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Cardinals Keep Feeding on Seed, Bounce Huskies

Louisville 93, Washington 79

By Eric Prisbell
Washington Post Staff Writer
Friday, March 25, 2005; Page D01

ALBUQUERQUE, March 24 -- Months before the season started, Louisville lost its two top recruits to the NBA. During the season, the Cardinals battled a string of key injuries, and after the season, they received what many felt was a surprisingly low seed in the NCAA tournament.

But Coach Rick Pitino reaffirmed throughout that the program remained on the trajectory he had expected in his fourth season with the Cardinals. Fourth-seeded Louisville provided the strongest evidence of its coach's claim Thursday, beating top-seeded Washington, 93-79, at the Pit in an outcome that might not be considered an upset.

Louisville's Francisco Garcia is pumped; he and Taquan Dean combined to make six three-pointers and score 24 points in the first half. (Mike Blake -- Reuters)

Pitino said afterward that this year's team ranks with the Providence team he led to an unexpected berth in the 1987 Final Four as the "two most rewarding experiences of my coaching life."

The Cardinals (32-4) advanced to Saturday's region final, where they will play West Virginia.

"From Day One," Louisville's Larry O'Bannon said, "we had circled that our goal was a national championship."

Washington (29-6) built a seven-point lead, but Louisville's 21-5 run at the end of the first half helped give the Cardinals a 12-point halftime lead. The Huskies were an offensively challenged team with its two stars, Nate Robinson and Tre Simmons, sitting the final few minutes of the first half with three fouls apiece. Washington got no closer than six points in the second half.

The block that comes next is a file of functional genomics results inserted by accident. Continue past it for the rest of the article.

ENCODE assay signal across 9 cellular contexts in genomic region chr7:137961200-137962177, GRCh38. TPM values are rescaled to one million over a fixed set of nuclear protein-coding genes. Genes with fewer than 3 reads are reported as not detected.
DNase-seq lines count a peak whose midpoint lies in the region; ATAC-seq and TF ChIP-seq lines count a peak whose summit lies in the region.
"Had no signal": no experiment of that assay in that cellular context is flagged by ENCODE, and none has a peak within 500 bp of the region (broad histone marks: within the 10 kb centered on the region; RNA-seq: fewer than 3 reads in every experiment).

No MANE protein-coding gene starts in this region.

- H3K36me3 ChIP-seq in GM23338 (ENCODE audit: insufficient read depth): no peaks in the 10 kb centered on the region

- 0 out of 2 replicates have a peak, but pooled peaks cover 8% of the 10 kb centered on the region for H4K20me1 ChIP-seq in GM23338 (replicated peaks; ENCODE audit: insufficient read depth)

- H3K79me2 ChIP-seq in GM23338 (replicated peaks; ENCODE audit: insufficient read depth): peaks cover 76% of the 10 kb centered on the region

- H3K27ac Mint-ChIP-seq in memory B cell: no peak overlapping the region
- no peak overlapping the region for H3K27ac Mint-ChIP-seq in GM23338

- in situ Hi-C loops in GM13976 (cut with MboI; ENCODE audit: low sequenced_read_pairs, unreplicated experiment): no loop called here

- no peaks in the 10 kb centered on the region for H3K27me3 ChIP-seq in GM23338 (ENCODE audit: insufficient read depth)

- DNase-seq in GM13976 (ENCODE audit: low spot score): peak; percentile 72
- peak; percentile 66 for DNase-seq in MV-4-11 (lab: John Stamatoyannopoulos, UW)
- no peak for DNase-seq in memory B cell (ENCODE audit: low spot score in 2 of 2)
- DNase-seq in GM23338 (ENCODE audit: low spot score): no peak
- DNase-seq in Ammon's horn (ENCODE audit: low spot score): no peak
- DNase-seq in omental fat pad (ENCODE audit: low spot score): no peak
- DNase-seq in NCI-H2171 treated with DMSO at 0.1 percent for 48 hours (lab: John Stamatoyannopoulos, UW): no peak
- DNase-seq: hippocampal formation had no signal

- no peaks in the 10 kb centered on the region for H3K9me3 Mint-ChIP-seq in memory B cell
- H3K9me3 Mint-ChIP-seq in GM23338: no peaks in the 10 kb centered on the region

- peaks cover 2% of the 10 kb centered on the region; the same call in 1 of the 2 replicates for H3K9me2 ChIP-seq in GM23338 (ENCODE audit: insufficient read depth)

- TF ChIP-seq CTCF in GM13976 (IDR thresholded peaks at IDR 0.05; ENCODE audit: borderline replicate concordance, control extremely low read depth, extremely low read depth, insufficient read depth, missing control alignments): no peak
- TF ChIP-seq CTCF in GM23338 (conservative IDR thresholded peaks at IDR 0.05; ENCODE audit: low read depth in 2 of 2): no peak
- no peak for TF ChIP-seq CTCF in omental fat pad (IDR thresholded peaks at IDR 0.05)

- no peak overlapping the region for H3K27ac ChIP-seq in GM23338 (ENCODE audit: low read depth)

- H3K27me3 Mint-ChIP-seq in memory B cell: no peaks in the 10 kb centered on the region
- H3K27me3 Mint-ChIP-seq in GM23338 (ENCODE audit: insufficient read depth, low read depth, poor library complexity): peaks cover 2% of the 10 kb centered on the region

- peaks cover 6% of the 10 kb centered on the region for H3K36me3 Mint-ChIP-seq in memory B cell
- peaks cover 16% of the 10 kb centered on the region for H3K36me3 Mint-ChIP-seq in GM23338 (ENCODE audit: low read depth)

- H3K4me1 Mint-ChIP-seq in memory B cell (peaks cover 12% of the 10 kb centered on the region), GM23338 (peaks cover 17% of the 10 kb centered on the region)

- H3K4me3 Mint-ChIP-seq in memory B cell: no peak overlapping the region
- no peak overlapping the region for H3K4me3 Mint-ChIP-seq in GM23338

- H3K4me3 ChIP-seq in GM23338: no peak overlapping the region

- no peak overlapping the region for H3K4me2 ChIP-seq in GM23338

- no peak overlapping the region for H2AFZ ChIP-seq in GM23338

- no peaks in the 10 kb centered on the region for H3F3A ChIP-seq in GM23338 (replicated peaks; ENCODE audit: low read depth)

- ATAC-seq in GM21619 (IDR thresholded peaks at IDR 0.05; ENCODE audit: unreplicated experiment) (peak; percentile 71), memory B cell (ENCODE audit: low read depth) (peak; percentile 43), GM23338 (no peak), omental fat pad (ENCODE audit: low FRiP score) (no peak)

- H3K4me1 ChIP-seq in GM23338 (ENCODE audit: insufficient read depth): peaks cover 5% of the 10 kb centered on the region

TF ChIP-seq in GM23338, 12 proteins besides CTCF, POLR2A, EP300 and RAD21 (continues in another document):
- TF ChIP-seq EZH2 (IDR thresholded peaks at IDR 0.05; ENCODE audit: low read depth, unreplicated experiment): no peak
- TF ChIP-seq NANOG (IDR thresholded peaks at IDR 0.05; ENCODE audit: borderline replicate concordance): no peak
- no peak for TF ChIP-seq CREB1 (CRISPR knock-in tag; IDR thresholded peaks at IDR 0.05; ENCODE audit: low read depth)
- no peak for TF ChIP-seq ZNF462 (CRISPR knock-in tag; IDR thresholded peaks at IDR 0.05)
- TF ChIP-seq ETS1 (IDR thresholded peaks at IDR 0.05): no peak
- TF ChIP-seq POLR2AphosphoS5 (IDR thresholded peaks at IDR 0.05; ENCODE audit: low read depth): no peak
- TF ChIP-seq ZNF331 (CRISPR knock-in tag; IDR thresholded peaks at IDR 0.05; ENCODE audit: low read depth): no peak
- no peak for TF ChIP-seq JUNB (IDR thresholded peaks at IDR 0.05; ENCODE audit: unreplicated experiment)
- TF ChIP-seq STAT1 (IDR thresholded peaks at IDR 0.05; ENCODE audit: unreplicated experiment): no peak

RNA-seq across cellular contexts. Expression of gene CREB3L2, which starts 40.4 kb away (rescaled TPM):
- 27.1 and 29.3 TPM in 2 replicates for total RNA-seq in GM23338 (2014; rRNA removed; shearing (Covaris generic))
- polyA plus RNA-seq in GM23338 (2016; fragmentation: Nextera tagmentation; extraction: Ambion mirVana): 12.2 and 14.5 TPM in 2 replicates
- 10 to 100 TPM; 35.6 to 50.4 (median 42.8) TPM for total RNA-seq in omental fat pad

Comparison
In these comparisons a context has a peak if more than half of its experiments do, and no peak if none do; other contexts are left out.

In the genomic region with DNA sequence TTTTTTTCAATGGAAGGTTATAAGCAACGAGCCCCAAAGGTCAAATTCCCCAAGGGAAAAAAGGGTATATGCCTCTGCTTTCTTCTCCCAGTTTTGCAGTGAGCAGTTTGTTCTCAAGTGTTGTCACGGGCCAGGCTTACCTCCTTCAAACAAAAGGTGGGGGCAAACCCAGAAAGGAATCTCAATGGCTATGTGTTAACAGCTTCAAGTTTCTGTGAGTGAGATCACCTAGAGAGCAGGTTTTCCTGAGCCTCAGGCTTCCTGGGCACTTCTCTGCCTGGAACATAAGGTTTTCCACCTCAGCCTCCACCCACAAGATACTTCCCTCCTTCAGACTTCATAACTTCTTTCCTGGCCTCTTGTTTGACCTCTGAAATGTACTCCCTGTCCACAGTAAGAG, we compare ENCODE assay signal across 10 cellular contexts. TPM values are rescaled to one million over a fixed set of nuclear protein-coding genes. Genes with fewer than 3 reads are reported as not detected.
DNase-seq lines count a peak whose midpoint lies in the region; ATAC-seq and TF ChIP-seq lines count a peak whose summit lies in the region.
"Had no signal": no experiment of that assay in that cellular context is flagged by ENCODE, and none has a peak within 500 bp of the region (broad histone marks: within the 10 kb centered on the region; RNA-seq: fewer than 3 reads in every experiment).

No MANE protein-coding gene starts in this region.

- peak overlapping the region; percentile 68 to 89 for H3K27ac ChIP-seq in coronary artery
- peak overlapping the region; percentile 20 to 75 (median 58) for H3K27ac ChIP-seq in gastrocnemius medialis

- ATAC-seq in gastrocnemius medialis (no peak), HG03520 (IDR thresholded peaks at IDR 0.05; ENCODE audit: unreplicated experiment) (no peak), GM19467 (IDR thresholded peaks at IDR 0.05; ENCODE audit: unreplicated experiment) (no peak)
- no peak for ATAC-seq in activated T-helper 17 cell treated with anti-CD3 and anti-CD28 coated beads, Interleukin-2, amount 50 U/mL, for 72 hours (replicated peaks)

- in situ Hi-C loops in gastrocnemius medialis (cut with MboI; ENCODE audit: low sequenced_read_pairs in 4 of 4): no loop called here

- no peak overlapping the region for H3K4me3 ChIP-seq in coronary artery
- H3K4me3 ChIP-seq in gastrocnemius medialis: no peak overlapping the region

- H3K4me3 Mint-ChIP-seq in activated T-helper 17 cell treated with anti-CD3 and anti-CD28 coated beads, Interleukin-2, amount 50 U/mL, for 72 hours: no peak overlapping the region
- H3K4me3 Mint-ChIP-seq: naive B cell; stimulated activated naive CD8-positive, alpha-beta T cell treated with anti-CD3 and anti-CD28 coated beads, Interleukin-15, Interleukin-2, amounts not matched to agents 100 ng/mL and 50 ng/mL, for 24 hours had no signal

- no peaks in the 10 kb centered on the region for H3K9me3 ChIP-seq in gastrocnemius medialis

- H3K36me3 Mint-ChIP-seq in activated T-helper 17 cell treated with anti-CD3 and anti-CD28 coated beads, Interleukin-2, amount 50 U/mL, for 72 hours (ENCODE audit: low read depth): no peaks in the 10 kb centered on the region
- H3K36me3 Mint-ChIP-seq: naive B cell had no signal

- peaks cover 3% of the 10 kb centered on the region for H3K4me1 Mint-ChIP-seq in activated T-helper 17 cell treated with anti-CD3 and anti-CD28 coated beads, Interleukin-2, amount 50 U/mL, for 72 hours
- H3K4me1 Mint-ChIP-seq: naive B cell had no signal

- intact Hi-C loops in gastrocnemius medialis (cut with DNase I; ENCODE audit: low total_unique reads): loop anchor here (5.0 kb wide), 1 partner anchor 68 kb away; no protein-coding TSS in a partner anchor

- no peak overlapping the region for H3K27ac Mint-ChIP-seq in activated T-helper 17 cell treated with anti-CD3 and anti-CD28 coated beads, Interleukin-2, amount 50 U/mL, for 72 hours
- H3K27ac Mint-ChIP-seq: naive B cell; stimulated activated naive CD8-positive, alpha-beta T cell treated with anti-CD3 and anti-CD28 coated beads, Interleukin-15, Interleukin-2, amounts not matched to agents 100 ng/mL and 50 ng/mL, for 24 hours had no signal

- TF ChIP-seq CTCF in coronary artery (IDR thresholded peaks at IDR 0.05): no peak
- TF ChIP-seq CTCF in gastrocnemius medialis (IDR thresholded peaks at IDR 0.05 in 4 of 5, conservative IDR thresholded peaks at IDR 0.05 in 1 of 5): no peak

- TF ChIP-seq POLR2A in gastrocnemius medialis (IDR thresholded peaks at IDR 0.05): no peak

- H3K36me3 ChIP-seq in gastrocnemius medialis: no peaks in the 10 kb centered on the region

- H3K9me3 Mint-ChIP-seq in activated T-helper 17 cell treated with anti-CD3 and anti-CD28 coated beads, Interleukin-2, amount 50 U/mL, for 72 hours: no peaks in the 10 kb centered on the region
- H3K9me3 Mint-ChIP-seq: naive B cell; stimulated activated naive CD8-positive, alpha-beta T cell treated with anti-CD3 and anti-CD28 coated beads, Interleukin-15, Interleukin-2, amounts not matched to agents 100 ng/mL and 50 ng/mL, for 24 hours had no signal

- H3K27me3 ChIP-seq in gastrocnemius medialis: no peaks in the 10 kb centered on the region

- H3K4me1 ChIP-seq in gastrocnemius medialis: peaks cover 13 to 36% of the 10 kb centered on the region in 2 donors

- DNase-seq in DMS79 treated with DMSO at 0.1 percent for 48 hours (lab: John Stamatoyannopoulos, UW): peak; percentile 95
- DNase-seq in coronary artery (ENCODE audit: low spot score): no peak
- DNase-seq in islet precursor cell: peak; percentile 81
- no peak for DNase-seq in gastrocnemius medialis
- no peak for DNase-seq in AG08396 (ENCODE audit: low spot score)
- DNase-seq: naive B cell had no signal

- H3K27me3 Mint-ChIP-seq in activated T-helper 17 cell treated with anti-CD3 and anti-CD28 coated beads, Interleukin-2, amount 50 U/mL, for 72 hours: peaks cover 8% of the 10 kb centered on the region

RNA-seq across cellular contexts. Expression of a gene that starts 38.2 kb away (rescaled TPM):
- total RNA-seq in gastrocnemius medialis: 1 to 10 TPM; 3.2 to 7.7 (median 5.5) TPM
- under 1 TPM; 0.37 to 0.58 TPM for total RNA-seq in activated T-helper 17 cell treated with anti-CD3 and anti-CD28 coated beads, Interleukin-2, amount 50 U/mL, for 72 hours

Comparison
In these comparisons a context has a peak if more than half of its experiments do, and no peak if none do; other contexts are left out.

Louisville has scrapped Pitino's trademark full-court press and employed a 2-3 zone to better avoid foul trouble. Injuries have hampered the ability to play man-to-man defense for 40 minutes and the depth of a team that lost star recruits Sebastian Telfair and Donta Smith to the NBA in the offseason.

The zone was particularly active Thursday, extending on perimeter players and limiting the blitzing Huskies to two fast-break points in the first half. Washington, which had averaged 92.5 points in two tournament victories, managed just 35 points by the break, while allowing 47, its highest of the season. Pitino's goal: Limit Washington's middle penetration and completely deny open three-point opportunities. The Huskies made only 6 of 25 three-point attempts.

Louisville's Francisco Garcia, who scored a game-high 23 points, and Taquan Dean combined to make 10 three-pointers and score 42 points. Garcia's back-to-back three-pointers at the beginning of the Cardinals' run gave them a five-point lead that only grew.

"Coach said when I am open," Garcia said, "please shoot the ball."

A significant concern for Louisville entering the region final is Dean, who sprained his right ankle late in the game. Although he came back to play with a limp, Pitino said: "I'm really concerned that he won't go on Saturday."

The tenor of Thursday's game was set before tip-off, when the ever-confident Robinson and Louisville's Ellis Myles exchanged words during warmups. In the first four minutes of the game, Washington's Bobby Jones ran straight into a hard pick set by Otis George near halfcourt that floored Jones.

Robinson played only six minutes in the half and did not make a field goal. While he was bubbly and dancing to the pep band's music before the game, he sat motionless on the bench in the waning moments of the first half, as the deficit ballooned to 12 points, Washington's largest halftime hole of the season.

The Huskies, who have not reached the Final Four since 1953, made less than 30 percent of their shots during the first 10 minutes of the game, but they were leading because of seven Louisville turnovers.

But Washington showed it was unable to contend with an effective zone defense or stay out of foul trouble, losing to a team that has now won 21 of 22 games in spite of everything it has endured this season.

"It says that they are great," Pitino said of his team. "We have so much character, and that's why we've been so good this season. Character wins."

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